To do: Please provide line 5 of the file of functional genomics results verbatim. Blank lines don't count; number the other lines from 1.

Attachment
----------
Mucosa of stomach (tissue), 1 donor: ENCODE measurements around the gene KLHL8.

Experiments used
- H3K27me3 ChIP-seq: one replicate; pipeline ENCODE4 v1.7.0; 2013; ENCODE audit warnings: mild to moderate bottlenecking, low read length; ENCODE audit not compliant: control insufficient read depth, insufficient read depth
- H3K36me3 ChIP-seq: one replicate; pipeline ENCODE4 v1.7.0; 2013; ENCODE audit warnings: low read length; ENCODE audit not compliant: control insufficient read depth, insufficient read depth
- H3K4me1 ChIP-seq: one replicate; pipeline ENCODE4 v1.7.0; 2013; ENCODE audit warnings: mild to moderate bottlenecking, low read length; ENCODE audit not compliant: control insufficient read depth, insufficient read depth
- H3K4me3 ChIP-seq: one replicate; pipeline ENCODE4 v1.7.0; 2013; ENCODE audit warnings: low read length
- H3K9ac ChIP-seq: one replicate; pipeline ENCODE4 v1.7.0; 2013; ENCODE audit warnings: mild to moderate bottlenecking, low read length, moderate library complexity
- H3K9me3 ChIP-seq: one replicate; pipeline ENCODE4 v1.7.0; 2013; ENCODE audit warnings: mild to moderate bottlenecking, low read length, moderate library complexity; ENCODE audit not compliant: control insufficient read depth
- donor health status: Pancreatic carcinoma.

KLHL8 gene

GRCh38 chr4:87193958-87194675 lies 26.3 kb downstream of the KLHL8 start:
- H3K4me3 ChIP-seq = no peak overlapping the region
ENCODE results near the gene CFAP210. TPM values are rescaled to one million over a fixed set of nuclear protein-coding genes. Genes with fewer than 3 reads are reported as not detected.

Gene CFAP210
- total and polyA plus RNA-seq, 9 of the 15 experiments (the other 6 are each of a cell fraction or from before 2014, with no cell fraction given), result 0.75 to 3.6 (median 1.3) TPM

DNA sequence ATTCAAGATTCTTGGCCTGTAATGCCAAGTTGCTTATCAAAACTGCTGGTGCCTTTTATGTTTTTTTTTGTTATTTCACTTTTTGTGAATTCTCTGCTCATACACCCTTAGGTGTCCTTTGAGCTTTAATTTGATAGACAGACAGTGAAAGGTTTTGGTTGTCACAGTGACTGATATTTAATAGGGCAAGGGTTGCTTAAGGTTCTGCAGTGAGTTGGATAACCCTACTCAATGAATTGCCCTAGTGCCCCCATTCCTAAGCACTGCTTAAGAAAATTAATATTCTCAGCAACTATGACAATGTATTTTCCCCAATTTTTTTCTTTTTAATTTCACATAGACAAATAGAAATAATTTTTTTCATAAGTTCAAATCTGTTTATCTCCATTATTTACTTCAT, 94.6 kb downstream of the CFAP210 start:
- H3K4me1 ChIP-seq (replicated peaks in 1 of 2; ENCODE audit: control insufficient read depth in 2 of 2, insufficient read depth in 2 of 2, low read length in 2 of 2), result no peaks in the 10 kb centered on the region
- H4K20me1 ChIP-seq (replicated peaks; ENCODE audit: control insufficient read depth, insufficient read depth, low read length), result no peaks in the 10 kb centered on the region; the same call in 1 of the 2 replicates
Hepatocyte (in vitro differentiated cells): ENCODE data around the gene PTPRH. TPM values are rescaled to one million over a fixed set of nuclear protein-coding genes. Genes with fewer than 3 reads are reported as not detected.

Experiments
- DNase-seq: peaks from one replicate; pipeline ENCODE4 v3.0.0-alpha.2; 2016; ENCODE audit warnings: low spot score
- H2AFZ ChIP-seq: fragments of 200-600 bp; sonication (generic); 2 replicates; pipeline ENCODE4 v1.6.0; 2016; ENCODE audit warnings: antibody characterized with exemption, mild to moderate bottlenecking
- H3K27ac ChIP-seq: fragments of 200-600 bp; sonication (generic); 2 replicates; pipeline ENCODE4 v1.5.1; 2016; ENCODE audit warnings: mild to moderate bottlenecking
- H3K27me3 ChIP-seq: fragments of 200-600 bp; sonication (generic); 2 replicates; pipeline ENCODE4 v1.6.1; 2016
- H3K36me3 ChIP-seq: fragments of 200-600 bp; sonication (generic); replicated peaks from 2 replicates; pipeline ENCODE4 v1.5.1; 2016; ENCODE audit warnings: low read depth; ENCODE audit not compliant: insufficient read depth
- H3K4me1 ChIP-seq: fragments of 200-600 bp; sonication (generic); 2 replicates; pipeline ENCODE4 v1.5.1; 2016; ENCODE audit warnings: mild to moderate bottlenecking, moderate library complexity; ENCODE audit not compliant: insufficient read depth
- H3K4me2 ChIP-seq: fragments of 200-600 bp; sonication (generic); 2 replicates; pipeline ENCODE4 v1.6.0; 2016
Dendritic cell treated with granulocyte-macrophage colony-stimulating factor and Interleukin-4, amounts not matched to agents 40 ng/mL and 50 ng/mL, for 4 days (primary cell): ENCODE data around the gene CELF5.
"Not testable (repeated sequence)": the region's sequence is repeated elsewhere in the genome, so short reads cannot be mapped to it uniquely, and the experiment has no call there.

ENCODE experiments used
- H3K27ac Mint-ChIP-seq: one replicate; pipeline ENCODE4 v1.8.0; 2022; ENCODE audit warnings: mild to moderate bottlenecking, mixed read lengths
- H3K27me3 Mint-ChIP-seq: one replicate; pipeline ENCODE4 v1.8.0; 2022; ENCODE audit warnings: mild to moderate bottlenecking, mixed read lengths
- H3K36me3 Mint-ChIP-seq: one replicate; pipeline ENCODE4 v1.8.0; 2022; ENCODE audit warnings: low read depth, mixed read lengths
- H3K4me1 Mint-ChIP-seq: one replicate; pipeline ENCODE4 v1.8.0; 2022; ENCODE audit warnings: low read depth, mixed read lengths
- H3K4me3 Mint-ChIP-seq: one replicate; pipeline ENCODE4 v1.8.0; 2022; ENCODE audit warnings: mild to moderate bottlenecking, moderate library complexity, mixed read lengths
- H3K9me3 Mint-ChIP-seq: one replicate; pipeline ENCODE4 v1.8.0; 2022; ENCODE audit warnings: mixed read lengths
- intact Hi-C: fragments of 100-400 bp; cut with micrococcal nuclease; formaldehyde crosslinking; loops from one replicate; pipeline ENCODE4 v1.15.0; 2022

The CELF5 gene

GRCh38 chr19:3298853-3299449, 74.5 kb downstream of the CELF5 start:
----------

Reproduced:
- H3K4me1 ChIP-seq: one replicate; pipeline ENCODE4 v1.7.0; 2013; ENCODE audit warnings: mild to moderate bottlenecking, low read length; ENCODE audit not compliant: control insufficient read depth, insufficient read depth